• dgingeri - Friday, July 17, 2015 - link

    I do know they started putting the entire installation package into a single file back in with Vista/2008, so that simplified the installation process. Being an admin in a server software test lab, I do a lot of installations, and I can say that Windows 2012r2 installs a LOT faster through USB than DVD, or even a network install. The test versions of Win10 server install far faster from USB than any version of Linux. So, yeah, they got the installer set up very well indeed.

    As for the complaints about price, I can understand the concern, but they do fall in line with the pricing of past versions of Windows, perhaps even a little less. Windows 7 Ultimate was $200 when it came out. The OEM versions will be cheaper, but also bound to the motherboard. If you upgrade the motherboard, you have to get a new license. Windows 8 and 8.1 both have issues with activation on new boards. The more expensive retail version doesn't have that restriction. In the long run. the retail comes out cheaper for many people, including me.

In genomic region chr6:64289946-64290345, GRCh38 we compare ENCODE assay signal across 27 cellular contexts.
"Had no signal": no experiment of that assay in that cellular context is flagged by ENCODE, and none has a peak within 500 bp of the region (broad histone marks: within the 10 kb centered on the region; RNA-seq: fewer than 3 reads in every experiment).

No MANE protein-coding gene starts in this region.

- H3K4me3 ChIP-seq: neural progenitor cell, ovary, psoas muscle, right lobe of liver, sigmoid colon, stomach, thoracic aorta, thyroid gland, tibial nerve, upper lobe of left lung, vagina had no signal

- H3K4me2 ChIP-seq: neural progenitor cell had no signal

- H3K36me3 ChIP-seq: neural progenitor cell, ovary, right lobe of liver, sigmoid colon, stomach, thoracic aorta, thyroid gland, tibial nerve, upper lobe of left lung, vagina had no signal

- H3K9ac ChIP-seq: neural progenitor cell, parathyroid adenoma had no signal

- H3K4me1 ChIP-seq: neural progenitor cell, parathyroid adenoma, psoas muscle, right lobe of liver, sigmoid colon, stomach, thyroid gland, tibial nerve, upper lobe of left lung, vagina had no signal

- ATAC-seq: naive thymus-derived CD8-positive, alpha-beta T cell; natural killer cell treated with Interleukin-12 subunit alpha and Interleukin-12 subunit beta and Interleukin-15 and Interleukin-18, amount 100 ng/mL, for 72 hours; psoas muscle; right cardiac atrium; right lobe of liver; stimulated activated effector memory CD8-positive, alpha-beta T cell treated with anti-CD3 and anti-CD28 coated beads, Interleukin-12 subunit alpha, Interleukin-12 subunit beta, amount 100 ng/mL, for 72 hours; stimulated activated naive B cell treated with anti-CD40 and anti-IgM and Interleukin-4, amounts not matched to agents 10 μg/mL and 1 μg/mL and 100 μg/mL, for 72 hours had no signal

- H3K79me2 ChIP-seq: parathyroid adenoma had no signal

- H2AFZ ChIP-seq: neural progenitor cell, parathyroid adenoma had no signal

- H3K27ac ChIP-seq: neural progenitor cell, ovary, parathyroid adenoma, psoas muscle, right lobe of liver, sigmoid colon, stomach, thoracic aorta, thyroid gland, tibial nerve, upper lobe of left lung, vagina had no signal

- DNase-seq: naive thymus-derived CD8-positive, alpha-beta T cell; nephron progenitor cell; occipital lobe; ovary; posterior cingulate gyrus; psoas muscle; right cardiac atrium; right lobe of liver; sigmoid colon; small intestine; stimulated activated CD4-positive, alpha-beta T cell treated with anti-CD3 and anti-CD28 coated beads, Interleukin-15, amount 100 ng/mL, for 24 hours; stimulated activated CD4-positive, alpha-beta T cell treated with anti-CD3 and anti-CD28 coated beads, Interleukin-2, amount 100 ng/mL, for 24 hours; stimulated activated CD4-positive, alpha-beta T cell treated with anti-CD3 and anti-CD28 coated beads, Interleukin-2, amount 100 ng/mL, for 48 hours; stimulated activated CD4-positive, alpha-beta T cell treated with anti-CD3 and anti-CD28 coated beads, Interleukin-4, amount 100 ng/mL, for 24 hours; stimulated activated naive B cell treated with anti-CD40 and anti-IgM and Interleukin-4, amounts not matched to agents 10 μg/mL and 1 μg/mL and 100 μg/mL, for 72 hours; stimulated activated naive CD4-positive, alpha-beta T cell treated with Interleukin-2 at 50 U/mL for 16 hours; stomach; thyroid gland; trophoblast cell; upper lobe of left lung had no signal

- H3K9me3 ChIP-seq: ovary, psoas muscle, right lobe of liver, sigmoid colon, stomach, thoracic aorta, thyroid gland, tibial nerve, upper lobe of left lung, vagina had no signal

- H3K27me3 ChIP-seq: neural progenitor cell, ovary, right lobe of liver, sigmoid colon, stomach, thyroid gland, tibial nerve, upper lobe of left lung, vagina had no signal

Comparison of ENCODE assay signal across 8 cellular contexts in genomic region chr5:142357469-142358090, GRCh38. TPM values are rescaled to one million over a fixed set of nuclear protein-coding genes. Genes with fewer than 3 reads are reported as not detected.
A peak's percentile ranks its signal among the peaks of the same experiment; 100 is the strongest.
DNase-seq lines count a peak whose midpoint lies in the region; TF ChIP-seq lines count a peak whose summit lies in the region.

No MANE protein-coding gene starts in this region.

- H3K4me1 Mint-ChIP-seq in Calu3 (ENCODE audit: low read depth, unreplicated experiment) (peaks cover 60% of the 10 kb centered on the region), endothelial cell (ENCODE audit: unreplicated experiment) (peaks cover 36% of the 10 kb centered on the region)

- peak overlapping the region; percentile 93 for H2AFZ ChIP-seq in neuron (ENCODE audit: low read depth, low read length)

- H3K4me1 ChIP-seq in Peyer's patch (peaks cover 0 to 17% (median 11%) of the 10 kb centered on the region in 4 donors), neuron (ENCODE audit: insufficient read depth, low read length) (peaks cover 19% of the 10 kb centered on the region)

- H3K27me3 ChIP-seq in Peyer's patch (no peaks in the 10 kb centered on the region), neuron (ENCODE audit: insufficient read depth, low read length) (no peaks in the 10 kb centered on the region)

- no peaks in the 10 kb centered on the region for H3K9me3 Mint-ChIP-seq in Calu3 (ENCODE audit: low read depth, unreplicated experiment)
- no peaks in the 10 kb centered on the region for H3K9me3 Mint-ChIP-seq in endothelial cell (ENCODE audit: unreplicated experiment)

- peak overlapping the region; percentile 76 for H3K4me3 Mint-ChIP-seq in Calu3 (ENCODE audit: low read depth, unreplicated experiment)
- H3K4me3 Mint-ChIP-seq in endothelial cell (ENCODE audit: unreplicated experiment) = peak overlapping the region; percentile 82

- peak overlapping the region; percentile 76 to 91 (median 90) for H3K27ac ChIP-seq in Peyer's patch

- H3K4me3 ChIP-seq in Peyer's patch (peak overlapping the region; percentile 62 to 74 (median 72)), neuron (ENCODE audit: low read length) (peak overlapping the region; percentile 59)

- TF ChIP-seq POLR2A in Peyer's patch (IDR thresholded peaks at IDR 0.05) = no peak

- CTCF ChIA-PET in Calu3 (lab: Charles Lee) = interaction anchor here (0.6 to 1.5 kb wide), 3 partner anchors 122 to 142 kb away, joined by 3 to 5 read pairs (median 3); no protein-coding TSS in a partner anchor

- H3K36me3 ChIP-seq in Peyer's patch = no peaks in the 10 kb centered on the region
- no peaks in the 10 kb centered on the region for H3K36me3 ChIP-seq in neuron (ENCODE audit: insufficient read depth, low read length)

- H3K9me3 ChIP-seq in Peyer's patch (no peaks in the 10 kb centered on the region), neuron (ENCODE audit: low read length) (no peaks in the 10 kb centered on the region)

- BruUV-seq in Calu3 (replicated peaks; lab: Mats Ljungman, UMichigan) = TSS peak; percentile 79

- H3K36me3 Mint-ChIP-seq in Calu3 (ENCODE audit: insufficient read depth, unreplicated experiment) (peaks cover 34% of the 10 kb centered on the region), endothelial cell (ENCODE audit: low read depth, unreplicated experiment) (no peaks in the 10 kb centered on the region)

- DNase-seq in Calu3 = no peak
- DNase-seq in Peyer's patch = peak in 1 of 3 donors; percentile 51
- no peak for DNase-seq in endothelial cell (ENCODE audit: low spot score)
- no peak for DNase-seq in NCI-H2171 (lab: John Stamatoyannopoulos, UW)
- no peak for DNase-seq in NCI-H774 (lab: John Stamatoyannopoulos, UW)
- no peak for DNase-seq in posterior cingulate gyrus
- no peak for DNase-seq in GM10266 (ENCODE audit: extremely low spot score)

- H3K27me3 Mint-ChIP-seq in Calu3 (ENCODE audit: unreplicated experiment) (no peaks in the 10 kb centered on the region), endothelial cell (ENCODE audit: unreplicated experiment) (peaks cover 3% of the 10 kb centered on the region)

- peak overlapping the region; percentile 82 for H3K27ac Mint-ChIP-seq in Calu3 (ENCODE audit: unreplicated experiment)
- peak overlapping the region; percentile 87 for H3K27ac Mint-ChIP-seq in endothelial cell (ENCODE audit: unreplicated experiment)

• kmmatney - Friday, July 17, 2015 - link

    I've upgrade many motherboards with an OEM license. You can generally do 2 major upgrades without an issue. After that, you have to phone activate. I've never NOT been able to activate an EOM version, but in worse cases I need to talk to someone on the phone.

    The annoying thing is I bought a retail version of Windows 8, but after 2 motherboard upgrades, and SSD upgrades, I now have to call in to activate that one as well. I thought buying retail would get rid of that (granted I bought in on opening day, when it was $39).